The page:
Xanga.com to Pay $1 Million for Violating COPPA Rule
Social networking Web site operators Xanga.com Inc. and its principals, Marc Ginsburg and John Hiler, will pay a $1 million civil penalty for allegedly violating the Children's Online Privacy Protection Act and its implementing rule. The penalty is part of a settlement with the Federal Trade Commission announced Sept. 7.
The complaint and consent decree were filed by the Department of Justice on the FTC's behalf in the U.S. District Court for the Southern District of New York.
According to the FTC, Xanga.com collected, used and disclosed personal information from children under the age of 13 without notifying parents and obtaining consent. The penalty is the largest assessed by the FTC for a COPPA violation and is more than double the next largest penalty.
Incorporated in 1999 and based in New York, Xanga.com, was founded by Messrs. Ginsburg and Hiler. They created 1.7 million Xanga accounts over the past five years for users who submitted age information indicating they were under 13, the FTC said.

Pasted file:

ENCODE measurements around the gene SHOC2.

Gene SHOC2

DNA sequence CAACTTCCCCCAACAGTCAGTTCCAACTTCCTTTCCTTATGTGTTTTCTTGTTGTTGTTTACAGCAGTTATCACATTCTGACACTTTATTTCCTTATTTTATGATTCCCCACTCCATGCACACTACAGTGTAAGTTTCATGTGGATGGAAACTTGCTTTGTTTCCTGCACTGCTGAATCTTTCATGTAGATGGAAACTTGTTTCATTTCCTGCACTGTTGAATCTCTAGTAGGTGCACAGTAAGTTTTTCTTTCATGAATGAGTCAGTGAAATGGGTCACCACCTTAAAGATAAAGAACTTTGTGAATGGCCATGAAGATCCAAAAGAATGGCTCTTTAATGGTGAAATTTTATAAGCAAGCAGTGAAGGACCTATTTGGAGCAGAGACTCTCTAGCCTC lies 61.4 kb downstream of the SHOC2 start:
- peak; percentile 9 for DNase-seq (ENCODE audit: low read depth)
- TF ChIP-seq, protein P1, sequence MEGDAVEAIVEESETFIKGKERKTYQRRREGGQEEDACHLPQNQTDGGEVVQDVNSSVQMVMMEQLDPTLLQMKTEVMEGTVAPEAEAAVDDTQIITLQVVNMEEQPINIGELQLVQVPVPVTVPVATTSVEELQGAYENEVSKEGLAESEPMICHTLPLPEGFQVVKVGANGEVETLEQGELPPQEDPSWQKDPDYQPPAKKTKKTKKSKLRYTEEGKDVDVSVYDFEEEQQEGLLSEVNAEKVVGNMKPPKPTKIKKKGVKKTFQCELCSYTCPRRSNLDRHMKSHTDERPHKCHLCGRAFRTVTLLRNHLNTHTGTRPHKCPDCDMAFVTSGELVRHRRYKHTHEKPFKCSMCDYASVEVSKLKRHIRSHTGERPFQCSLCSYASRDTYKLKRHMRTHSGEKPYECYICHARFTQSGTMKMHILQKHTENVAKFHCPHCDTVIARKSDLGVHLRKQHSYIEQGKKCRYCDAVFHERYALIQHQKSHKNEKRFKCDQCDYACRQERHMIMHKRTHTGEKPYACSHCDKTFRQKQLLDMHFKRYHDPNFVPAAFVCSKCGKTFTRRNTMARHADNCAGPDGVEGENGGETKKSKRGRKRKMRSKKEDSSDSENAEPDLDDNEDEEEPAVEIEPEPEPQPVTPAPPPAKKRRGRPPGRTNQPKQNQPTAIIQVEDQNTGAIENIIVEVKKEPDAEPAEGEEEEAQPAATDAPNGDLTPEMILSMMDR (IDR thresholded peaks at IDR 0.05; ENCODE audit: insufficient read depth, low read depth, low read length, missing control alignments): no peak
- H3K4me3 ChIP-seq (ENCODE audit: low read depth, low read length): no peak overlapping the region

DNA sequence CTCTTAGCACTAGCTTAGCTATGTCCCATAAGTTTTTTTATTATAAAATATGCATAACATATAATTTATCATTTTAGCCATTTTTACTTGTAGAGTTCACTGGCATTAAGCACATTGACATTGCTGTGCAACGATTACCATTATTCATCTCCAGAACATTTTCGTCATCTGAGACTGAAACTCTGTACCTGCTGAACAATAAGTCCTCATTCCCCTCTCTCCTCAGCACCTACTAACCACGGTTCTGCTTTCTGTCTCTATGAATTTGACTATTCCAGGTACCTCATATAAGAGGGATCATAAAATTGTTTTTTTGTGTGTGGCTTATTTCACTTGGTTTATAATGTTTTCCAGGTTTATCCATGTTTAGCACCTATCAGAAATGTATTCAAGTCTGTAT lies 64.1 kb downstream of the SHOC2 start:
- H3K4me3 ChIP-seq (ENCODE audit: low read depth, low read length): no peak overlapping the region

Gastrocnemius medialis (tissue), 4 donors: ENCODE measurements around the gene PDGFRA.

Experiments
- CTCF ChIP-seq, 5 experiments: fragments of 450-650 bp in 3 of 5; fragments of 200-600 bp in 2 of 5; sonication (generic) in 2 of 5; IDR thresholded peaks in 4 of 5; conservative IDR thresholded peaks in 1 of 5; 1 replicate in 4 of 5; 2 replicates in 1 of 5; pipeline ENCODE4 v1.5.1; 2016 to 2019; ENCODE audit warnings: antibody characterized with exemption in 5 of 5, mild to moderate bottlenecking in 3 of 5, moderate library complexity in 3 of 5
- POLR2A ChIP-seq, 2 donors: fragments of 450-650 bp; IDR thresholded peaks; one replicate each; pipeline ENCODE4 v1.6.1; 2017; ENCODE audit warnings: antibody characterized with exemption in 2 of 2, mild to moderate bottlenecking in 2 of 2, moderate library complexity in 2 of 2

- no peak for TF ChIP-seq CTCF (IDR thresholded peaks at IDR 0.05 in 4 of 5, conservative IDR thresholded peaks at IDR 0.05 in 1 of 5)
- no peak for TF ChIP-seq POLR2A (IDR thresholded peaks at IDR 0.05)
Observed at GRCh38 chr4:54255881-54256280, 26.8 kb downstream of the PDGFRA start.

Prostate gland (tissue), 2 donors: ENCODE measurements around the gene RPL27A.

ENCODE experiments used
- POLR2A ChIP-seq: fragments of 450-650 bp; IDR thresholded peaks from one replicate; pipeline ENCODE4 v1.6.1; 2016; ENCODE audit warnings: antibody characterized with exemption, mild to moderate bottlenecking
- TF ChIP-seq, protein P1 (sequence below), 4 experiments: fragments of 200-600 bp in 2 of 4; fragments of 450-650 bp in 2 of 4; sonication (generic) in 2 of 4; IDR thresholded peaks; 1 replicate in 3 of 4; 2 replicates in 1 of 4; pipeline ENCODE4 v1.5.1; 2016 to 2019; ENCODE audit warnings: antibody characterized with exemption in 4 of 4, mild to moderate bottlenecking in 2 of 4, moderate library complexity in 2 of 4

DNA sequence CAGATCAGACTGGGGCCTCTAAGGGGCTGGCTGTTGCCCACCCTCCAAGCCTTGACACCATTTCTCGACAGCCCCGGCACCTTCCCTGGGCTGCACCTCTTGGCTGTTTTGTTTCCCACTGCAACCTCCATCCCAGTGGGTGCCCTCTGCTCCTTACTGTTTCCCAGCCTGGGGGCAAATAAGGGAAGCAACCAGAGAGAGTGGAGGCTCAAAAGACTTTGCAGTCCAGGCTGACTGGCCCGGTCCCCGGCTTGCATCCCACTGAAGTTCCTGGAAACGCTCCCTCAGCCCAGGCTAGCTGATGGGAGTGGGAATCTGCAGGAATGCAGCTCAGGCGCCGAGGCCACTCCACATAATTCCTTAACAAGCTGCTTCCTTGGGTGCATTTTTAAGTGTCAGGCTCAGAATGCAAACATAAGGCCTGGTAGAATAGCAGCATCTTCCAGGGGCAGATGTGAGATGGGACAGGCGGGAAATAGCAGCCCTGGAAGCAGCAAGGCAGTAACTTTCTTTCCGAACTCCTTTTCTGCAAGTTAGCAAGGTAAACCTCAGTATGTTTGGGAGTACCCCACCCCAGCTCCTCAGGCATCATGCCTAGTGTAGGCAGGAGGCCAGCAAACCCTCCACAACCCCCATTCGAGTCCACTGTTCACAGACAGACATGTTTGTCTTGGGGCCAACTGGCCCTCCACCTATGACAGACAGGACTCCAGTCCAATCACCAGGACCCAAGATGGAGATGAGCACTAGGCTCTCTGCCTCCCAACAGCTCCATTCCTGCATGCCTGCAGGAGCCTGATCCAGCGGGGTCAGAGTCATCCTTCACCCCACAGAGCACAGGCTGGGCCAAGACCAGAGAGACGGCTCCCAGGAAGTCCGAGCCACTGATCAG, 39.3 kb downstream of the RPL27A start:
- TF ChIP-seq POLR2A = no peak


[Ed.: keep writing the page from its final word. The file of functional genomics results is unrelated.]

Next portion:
Besides paying $1 million, the order prohibits the defendants from violating any provision of the COPPA rule and requires them to delete all personal information collected and maintained by the site in violation of the rule.
The defendants also must distribute the order and the FTC's How to Comply with the Children's Online Privacy Protection Rule to certain company personnel. The order contains standard compliance, reporting and record keeping provisions to help ensure the defendants abide by its terms.
For the next five years, the defendants must include a link to the Children's Privacy section of the FTC's www.ftc.gov site on any site they operate that is subject to COPPA. They also must include links to the FTC's recently published safety tips for social networking on any of their social networking sites.